• A bladder lift, also known as bladder suspension surgery or colposuspension, is used to help treat stress incontinence (leakage).
  • A bladder lift involves cutting into the abdomen, lifting the neck of the bladder back to its typical position, and securing it with stitches or using a sling for added support.
  • If you have a severe case of stress incontinence, your symptoms interfere with your everyday life, or other treatment options haven’t helped, talk with your doctor about bladder lift surgery.

A bladder lift, also known as bladder suspension surgery or colposuspension, is used to help treat stress incontinence.

Stress incontinence is urine leakage when there’s increased pressure in your abdomen during actions like coughing, sneezing, or lifting heavy things. It’s due to weak pelvic muscles or loosened ligaments, also known as inadequate bladder outlet resistance.

People with stress incontinence may release a few drops or a large flow of urine when they sneeze, cough, jump, exercise, or laugh.

Stress incontinence is different from overactive bladder (OAB), and it’s possible to have both conditions. OAB involves an overwhelming urge to urinate immediately, whereas incontinence involves the leakage of urine from the bladder.

If you have symptoms of both OAB and stress incontinence, you likely have what is known as mixed incontinence.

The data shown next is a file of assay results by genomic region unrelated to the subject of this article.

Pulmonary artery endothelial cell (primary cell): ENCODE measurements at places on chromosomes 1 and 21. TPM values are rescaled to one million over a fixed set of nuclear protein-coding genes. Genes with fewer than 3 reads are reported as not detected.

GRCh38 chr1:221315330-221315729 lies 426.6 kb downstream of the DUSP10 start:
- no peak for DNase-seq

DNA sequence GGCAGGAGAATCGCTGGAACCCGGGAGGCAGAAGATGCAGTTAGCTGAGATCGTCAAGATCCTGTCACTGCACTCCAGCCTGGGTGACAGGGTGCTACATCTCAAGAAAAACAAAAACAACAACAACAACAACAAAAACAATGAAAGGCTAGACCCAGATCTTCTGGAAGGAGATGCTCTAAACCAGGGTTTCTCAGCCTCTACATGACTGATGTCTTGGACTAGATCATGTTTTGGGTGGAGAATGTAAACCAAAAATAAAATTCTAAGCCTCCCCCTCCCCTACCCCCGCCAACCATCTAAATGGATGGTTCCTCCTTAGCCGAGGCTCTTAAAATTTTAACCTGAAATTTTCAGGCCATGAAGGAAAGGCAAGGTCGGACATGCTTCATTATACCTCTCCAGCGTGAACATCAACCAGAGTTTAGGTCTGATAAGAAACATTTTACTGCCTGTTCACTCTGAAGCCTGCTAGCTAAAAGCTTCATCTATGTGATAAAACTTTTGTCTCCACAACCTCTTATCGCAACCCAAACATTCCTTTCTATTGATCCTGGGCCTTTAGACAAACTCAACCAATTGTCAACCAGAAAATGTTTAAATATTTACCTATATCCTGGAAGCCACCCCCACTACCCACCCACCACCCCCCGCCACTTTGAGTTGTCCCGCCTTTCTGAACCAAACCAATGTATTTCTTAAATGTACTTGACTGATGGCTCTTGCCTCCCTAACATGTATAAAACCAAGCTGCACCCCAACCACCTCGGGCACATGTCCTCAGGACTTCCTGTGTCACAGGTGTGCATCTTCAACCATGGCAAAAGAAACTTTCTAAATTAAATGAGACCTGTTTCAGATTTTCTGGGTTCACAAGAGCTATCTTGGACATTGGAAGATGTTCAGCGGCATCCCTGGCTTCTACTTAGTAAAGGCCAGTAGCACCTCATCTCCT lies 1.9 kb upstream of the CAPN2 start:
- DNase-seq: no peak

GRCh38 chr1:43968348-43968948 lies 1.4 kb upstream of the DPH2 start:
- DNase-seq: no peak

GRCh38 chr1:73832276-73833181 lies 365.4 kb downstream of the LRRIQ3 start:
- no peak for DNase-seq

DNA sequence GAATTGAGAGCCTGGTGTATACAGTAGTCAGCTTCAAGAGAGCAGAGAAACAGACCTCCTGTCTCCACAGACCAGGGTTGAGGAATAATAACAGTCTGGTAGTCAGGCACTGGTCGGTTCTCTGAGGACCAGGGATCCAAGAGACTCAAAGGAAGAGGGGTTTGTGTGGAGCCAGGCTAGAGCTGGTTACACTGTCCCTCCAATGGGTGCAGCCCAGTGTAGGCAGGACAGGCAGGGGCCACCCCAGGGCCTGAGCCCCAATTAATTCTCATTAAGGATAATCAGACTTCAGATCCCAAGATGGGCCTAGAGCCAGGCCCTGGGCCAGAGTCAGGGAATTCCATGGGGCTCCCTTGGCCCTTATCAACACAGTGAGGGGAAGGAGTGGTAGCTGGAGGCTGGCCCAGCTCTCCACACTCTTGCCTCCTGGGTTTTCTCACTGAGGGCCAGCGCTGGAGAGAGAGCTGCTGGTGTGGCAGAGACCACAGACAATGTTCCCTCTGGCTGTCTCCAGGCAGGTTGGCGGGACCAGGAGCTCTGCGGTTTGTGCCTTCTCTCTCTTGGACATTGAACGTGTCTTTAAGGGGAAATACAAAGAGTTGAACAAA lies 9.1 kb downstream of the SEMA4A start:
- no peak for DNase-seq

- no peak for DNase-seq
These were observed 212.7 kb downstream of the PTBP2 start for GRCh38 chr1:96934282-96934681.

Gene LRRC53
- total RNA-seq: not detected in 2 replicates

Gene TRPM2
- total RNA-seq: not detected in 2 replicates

You can generally manage both conditions with behavioral and physical therapy and lifestyle changes. These may be enough on their own.

If you have a severe case of stress incontinence, however, your doctor may recommend a bladder lift to help support your bladder.

A bladder lift involves cutting into the abdomen and lifting the neck of the bladder to return it to its typical position. This procedure corrects sagging in the urethra and bladder, so you’re less likely to leak urine.

When a surgeon stitches the neck of the bladder in this lifted position to secure it to nearby structures, the procedure is referred to as colposuspension.

The surgeon may also place a midurethral sling under the urethra during the surgery. The sling acts like a hammock to support the urethra and the bladder and provide increased bladder outlet resistance.

There are two types of slings:

  • Artificial sling: involves a small strap made of mesh
  • Traditional sling: uses a small piece of tissue taken from your own abdomen or thigh

Bladder lift surgery typically has a high success rate, and the effects can last for several years. However, urine leakage may come back over time.

A 2019 review of studies found that overall cure rates were as high as 88 percent for colposuspension following surgery.

However, cure rate declined steadily to about 70 percent of people by 10 years after surgery. The cure rate appears to reach a plateau at 65 to 70 percent of patients at a 20-year follow‐up.

Sling surgery is a newer procedure that seems to have similar or slightly better effectiveness as colposuspension, according to a 2021 study. More research is need on long‐term performance, though.

Bladder lifts are intended for people who have moderate to severe stress incontinence that doesn’t get better with conservative treatments like pelvic floor physical therapy and behavioral therapy.

The main symptom of stress incontinence is leaking urine during certain types of physical activities that put pressure on the bladder. These include:

  • laughing
  • jumping
  • sneezing
  • coughing